T-Mobile US achieves speeds over 3 Gbps using 5G Carrier Aggregation on its 5G SA network
T-Mobile US said it was able to aggregate three channels of mid-band 5G spectrum, reaching speeds over 3 Gbps on its standalone 5G network. It’s the first time the test has ever been done with a commercial device, here the Samsung Galaxy S22 powered by Snapdragon 8 Gen 1 Mobile Platform with Snapdragon X65 Modem-RF System), on a live production network, the company said.
5G Carrier Aggregation (New Radio or NR CA) allows T-Mobile to combine multiple 5G channels (or carriers) to deliver greater speed and performance. In this test, the carrier merged three 5G channels – two channels of 2.5 GHz Ultra Capacity 5G and one channel of 1900 MHz spectrum – creating an effective 210 MHz 5G channel.
The achievement is only possible with standalone 5G architecture (SA) and is just the latest in a series of important SA 5G milestones for T-Mobile. The carrier said it was the first in the world to launch a nationwide SA 5G network nearly two years ago. The carrier began lighting up Voice over 5G (VoNR) this month so that all services can run on 5G. By removing the need for an underlying LTE network and 4G core, 5G will be able to reach its true future potential with incredibly fast speeds, real-time responsiveness and massive connectivity, the company mentioned.
NR CA is live in parts of T-Mobile’s network today, combining two 2.5 GHz 5G channels for greater speeds, performance and capacity. Customers with the Samsung Galaxy S22 will be among the first to experience a third 1900 MHz 5G channel later this year. This functionality will expand across the carrier’s network and to additional devices in the near future.
T-Mobile US was the first in the world to launch a nationwide SA 5G network nearly two years ago and has been driving toward a true 5G-only experience for customers ever since. Just this month the Un-carrier began deploying Voice over 5G (VoNR) so ALLvoice services can run on 5G. By removing the need for an underlying 4G LTE network and 4G core, 5G will be able to reach its true future potential with incredibly fast speeds, real-time responsiveness and massive connectivity. The carrier’s 5G network covers 315 million people across 1.8 million square miles. 225 million people nationwide are covered with super-fast Ultra Capacity 5G, and T-Mobile expects to cover 260 million in 2022 and 300 million next year. It also has the fastest 5G network, according to Ookla speed tests in Q4 2021:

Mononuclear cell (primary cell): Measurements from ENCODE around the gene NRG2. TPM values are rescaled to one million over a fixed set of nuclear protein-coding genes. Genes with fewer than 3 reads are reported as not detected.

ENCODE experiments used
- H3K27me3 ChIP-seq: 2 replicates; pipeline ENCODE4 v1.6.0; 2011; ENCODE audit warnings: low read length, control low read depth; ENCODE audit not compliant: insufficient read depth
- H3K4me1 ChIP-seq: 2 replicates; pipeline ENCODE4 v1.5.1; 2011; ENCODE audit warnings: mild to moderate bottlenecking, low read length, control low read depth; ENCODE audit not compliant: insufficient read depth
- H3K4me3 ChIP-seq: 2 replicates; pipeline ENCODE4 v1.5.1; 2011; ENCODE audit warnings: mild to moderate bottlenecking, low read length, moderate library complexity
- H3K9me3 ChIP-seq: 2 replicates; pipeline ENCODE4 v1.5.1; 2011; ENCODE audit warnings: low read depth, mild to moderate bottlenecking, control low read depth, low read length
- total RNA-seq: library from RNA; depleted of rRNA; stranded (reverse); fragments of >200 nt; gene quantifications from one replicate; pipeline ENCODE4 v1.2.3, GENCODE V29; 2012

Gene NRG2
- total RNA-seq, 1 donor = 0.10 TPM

Note that neither Verizon or AT&T have deployed 5G SA core networks with no future dates specified.
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T-Mobile spent $304 million in FCC auction 108, and it won 90% of all the licenses sold or 7,156 of the 7,872 total licenses that received winning bids. The auction offered up a total of 8,017 licenses in mostly rural locations around the country, but not all of those licenses received winning bids.
“With most of the available spectrum in the 2.5GHz band located in rural areas, this auction provides vital spectrum resources to support wireless services in rural communities,” according to the FCC.
T-Mobile was widely expected to bid heavily in the auction, considering it is the only big wireless network operator that uses the 2.5GHz spectrum band. Moreover, other operators like Verizon, AT&T and Dish Network have spent heavily in other FCC spectrum auctions, leaving them with little financial firepower to chase 2.5GHz spectrum.
However, the FCC’s 2.5GHz auction generated far less interest among bidders than most analysts had expected. Before the auction started in late July, estimates ranged from $1 billion to $5 billion in total bids. But when the auction ended earlier this week, it generated just $428 million in total bids. Thus, T-Mobile accounted for roughly 71% of all spending in the auction.
Other big spenders in the auction include PTI Pacifica ($18 million); TeleGuam Holding ($17 million); and Evergy Kansas Central ($13 million).
T-Mobile will undoubtedly use its auction winnings to expand the rural growth strategy it laid out in recent years.
This is just the latest batch of spectrum licenses T-Mobile has purchased in recent years for its 5G network. Aside from the vast 2.5GHz holdings it acquired via its $26 billion purchase of Sprint in 2020, T-Mobile also spent around $10 billion in the FCC’s recent C-band auction, $3 billion in the FCC’s 3.45GHz auction earlier this year and $3.5 billion for 600MHz spectrum licenses from Columbia Capital in a deal announced last month.